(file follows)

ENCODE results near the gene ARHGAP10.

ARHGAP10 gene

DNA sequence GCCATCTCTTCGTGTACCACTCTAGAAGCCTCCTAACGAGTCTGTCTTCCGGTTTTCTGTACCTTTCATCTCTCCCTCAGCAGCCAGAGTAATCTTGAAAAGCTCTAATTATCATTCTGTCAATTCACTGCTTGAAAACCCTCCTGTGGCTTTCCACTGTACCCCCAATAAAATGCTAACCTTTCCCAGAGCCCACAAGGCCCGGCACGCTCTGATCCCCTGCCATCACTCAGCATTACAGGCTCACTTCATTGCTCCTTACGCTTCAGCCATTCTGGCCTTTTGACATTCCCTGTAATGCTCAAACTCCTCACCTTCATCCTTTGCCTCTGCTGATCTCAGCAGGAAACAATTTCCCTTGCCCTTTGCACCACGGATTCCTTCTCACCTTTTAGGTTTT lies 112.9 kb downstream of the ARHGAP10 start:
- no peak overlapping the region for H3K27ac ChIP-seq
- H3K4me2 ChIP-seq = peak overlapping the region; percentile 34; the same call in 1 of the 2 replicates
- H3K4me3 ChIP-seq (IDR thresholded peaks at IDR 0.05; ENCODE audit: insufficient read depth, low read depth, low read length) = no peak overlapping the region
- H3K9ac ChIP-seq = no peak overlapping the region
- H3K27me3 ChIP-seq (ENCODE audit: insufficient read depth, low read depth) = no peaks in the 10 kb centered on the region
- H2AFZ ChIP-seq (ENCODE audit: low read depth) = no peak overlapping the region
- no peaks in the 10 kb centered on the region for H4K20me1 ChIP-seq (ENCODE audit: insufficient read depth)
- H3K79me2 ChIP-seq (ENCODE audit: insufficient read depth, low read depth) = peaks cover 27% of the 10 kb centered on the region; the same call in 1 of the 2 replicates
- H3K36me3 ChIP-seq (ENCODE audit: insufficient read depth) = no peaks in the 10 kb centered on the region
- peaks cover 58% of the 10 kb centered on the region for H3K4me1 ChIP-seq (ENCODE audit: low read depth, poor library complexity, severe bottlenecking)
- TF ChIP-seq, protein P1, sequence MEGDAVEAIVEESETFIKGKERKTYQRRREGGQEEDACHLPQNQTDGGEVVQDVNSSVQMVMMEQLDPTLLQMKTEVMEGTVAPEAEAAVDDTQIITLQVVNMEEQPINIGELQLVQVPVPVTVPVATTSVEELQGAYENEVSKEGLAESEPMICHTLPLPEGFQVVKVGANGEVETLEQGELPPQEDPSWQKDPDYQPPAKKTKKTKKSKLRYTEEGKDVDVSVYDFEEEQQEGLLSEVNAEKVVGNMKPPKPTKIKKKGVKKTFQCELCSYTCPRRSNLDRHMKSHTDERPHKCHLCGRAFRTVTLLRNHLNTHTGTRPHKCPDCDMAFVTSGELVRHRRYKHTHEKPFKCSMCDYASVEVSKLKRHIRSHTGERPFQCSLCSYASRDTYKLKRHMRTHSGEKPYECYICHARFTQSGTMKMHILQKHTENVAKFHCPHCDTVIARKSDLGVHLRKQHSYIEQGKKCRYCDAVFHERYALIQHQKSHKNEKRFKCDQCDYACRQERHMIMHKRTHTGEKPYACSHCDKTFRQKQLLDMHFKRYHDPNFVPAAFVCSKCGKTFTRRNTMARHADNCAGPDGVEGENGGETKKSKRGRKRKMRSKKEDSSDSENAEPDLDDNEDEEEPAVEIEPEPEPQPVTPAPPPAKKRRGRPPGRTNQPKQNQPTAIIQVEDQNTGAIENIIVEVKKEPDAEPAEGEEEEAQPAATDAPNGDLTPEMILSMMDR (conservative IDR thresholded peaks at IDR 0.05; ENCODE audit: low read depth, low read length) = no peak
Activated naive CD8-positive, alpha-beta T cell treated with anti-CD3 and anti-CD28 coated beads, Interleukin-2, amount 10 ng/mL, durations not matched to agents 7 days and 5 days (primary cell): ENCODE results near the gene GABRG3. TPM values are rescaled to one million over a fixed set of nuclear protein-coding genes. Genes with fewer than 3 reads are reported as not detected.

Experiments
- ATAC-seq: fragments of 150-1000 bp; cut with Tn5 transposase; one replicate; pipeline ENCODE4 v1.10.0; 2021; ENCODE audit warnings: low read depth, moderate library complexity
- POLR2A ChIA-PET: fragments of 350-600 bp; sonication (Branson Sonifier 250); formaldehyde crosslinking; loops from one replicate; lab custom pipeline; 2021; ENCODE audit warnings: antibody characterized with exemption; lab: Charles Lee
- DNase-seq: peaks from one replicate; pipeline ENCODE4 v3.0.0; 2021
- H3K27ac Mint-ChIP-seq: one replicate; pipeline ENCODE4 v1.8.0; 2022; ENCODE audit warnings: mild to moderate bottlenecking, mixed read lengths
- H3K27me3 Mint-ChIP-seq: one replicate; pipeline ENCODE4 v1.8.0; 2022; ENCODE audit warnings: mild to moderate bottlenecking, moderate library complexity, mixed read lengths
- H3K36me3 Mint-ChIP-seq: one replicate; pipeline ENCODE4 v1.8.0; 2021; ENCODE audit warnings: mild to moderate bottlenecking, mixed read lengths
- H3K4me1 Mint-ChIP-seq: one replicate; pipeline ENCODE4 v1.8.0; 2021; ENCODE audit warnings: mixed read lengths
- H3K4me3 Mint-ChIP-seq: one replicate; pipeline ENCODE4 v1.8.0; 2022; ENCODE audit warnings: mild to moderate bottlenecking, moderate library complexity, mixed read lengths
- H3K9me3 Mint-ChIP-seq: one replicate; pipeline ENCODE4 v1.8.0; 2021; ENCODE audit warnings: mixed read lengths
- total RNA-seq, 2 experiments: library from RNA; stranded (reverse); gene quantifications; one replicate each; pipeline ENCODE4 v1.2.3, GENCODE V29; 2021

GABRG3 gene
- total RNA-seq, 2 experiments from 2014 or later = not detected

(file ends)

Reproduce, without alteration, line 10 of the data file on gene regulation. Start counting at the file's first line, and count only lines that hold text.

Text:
- no peaks in the 10 kb centered on the region for H4K20me1 ChIP-seq (ENCODE audit: insufficient read depth)